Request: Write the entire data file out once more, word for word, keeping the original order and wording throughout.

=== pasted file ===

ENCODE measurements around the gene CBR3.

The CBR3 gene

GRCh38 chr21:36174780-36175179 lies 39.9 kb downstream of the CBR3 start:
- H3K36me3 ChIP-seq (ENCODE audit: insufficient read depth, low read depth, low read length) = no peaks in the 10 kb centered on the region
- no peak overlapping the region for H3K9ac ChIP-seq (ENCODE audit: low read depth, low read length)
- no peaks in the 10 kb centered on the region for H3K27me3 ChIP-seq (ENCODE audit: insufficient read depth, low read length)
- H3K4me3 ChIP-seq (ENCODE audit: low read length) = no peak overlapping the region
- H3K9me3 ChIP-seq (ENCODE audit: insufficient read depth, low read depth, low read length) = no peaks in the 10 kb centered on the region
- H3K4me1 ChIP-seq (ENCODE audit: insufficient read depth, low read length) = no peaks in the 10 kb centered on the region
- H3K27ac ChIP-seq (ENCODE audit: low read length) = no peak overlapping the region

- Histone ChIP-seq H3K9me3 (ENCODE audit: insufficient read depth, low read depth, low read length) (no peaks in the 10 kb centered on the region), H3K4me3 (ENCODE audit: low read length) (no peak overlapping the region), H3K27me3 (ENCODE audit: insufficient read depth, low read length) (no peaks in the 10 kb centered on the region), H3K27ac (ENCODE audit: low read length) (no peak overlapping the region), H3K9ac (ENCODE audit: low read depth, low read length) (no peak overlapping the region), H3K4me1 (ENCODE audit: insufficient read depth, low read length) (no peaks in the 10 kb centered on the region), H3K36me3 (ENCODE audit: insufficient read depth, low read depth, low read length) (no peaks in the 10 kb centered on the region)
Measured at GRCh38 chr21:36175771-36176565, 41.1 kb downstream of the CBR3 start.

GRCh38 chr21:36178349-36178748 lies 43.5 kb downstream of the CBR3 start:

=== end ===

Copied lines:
ENCODE measurements around the gene CBR3.

The CBR3 gene

GRCh38 chr21:36174780-36175179 lies 39.9 kb downstream of the CBR3 start:
- H3K36me3 ChIP-seq (ENCODE audit: insufficient read depth, low read depth, low read length) = no peaks in the 10 kb centered on the region
- no peak overlapping the region for H3K9ac ChIP-seq (ENCODE audit: low read depth, low read length)
- no peaks in the 10 kb centered on the region for H3K27me3 ChIP-seq (ENCODE audit: insufficient read depth, low read length)
- H3K4me3 ChIP-seq (ENCODE audit: low read length) = no peak overlapping the region
- H3K9me3 ChIP-seq (ENCODE audit: insufficient read depth, low read depth, low read length) = no peaks in the 10 kb centered on the region
- H3K4me1 ChIP-seq (ENCODE audit: insufficient read depth, low read length) = no peaks in the 10 kb centered on the region
- H3K27ac ChIP-seq (ENCODE audit: low read length) = no peak overlapping the region

- Histone ChIP-seq H3K9me3 (ENCODE audit: insufficient read depth, low read depth, low read length) (no peaks in the 10 kb centered on the region), H3K4me3 (ENCODE audit: low read length) (no peak overlapping the region), H3K27me3 (ENCODE audit: insufficient read depth, low read length) (no peaks in the 10 kb centered on the region), H3K27ac (ENCODE audit: low read length) (no peak overlapping the region), H3K9ac (ENCODE audit: low read depth, low read length) (no peak overlapping the region), H3K4me1 (ENCODE audit: insufficient read depth, low read length) (no peaks in the 10 kb centered on the region), H3K36me3 (ENCODE audit: insufficient read depth, low read depth, low read length) (no peaks in the 10 kb centered on the region)
Measured at GRCh38 chr21:36175771-36176565, 41.1 kb downstream of the CBR3 start.

GRCh38 chr21:36178349-36178748 lies 43.5 kb downstream of the CBR3 start: